Tungsten ores

TUNGSTEN ORES (EN: tungsten ores; DE: Wolframerze; FR: minerais de tungstene; ES: minerales de tungsteno; RU: вольфрамовые руды) are the natural mineral formations, which are containing tungsten within such compounds and concentrations, with which their industrial usage is technically possible and economically expedient.

There are known more than 20 minerals of tungsten. Of them, there have the industrial significance only the minerals of the group of the wolframite (74-76% of the WO3), and the scheelite (80% of the WO3).

The tungsten ores often contain molybdenum, tin, beryllium, copper, bismuth in the quantity of 0.01-0.1%, and sometimes, there exist antimony, mercury, gold, silver, arsenic, sulfur, tantalum, niobium, and scandium. The majority of the accompanying components are extracted during the beneficiation into the collective or selective concentrates. According to the conditions of the forming of the deposit, they divide the tungsten ores into endogenous and exogenous. Among the endogenous deposits, they distinguish the pegmatite, skarn, greisen, and hydrothermal (venulous-veinous) genetic types of the ores, which are unified into the three ore formations: tin-tungsten, molybdenum-tungsten, and polymetallic-tungsten. Within the pegmatites, the wolframite and scheelite, which are encountered rarely, are extracted along the way during the extraction of the cassiterite, beryl, spodumene, and tantalum-niobates. The pegmatites are the sources for the forming of the eluvial-diluvial and alluvial placers, which are being developed mainly within the countries of the south-eastern Asia and Africa.

The skarn-scheelite ores are formed within the zone of the contact of the granitoid massifs with the carbonate rocks, and are represented by the slab-shaped depositions with the steep and flat embedment, and also by the complicated lenticular and tubular ore bodies. The content of the WO3 within them is 0.1-0.8%, rarely up to 1-3%; the reserves of the ore are measured from several thousands tonnes to several tens of thousands tonnes, less often to hundreds of thousands tonnes.

The greisen-wolframite ores are tightly associated with the apical parts of the granitic intrusives. Here emerge the near-roof depositions of the wolframite-containing greisens, which are often accompanied by the ore stockworks within the intrusives and above the intrusives. They have the shape of the cloak-shaped depositions, which are isometric and oval in the projection onto the horizontal plane, with the usually flat embedment; there are also noted the columnar ore bodies, and the stockworks of the irregular shape. The content of the WO3 within them is 0.1-0.4%; the reserves of the ore are estimated as the tens of thousands tonnes, and rarely as the hundreds of thousands tonnes. The hydrothermal tungsten ores are confined to the zones of the endocontact and exocontact of the granitic massifs, thus forming the extended along the strike and to the depth (up to 1 kilometre) series of the ore veins with the steep dip, and less often with the medium dip, and also the stockworks. The ore bodies are formed of the quartz-wolframite ores, and of the quartz-wolframite-cassiterite ores, often with the molybdenite, bismuthine, and beryl, and also of the quartz-scheelite ores, and of the quartz-molybdenite-scheelite ores.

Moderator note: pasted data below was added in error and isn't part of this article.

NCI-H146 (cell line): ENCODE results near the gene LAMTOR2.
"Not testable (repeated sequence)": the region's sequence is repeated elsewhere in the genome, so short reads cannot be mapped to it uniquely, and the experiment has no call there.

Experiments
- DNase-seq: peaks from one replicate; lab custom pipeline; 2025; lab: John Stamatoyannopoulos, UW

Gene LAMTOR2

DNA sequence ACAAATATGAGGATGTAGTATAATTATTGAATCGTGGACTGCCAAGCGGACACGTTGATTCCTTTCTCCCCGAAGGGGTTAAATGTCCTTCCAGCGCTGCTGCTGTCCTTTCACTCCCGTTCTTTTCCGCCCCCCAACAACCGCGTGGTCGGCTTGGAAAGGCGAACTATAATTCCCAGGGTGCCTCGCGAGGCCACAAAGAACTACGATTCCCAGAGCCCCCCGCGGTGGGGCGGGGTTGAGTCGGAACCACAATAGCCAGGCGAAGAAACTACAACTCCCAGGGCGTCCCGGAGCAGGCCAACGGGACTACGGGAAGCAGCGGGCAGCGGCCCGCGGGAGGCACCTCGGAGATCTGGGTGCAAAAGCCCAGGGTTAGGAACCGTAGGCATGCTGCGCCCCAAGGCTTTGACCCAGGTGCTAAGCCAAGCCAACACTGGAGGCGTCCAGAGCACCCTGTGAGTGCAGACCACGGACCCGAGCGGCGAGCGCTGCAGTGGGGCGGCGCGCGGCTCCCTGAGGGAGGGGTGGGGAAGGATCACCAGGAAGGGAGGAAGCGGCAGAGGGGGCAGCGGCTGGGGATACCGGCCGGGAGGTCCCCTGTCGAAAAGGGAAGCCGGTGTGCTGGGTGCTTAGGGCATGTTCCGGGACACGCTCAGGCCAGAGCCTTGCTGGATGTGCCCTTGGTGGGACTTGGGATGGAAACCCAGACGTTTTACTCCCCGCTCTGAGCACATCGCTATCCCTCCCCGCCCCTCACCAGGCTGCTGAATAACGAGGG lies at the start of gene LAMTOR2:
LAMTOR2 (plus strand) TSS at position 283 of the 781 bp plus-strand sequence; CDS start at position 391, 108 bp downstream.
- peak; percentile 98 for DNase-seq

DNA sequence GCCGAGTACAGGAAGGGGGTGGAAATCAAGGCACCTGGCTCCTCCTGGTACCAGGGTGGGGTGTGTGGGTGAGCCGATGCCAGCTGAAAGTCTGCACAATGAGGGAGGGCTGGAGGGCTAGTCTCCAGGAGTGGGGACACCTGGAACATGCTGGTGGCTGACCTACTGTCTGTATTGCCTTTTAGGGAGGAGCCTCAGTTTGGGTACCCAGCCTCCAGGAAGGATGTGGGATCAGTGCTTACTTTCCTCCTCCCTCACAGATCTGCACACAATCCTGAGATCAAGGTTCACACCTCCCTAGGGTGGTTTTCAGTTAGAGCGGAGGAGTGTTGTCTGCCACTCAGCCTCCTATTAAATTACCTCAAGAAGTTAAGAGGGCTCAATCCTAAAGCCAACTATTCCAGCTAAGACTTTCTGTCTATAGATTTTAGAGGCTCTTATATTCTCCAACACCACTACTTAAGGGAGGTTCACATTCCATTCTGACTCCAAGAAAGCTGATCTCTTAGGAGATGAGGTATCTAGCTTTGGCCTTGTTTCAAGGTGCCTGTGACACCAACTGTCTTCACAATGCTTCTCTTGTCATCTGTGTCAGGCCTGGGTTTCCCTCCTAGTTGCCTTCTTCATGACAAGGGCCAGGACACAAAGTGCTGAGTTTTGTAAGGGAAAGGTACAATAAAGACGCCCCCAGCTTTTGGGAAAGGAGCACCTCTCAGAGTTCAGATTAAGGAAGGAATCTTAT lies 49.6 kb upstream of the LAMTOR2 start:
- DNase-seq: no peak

The content of the WO3 is 0.5-1.5%, rarely up to 3-5%, while within the stockworks, the content is 0.1-0.3%, sometimes up to 0.5%, with the reserves, which are reaching respectively from several thousands tonnes to several tens of thousands tonnes, and from tens of thousands tonnes to hundreds of thousands tonnes.

The extraction of the ore from the tungsten deposits is performed using the underground method (the systems of the development with the layer-wise collapse, and using the horizontal layers with the shrinkage of the ore within the exhausted blocks, or with the stowing of the goaf space, for the veins, skarn and greisen depositions), and also using the opencast method (for the stockworks, skarn and greisen depositions, placers). At the open-pit mines, there is used the transport system for the development with the external forming of the dumps for the waste rock. The extraction works are mechanized by 90-95%.

The deposits of the ores of tungsten on the territory of the USSR are known within Kazakhstan, Central Asia, eastern Siberia, at the Caucasus, and at the Far East (see the Map).

The largest deposits within the foreign countries are the Sangdong within the South Korea, the Sinhuashan and Shanpin within China, the Panasqueira within Portugal, the King Island within Australia, the Chicote and Kami within Bolivia, the Flat River within Canada, the Salau within France, the Pine Creek within the USA, the Uludağ within Turkey, the Mittersill within Austria.

The worldwide (besides the socialistic countries) total reserves of the tungsten ores (in terms of the WO3) are 1448 thousand tonnes (1980). Approximately 80% of them are accounted for Australia, Canada, USA, South Korea, and Turkey. If China is taken into account (the Guangdong and Jiangxi provinces), then more than 60% of the reserves of the tungsten ores are concentrated within the countries of the south-eastern Asia, within the limits of the Pacific ocean ore belt.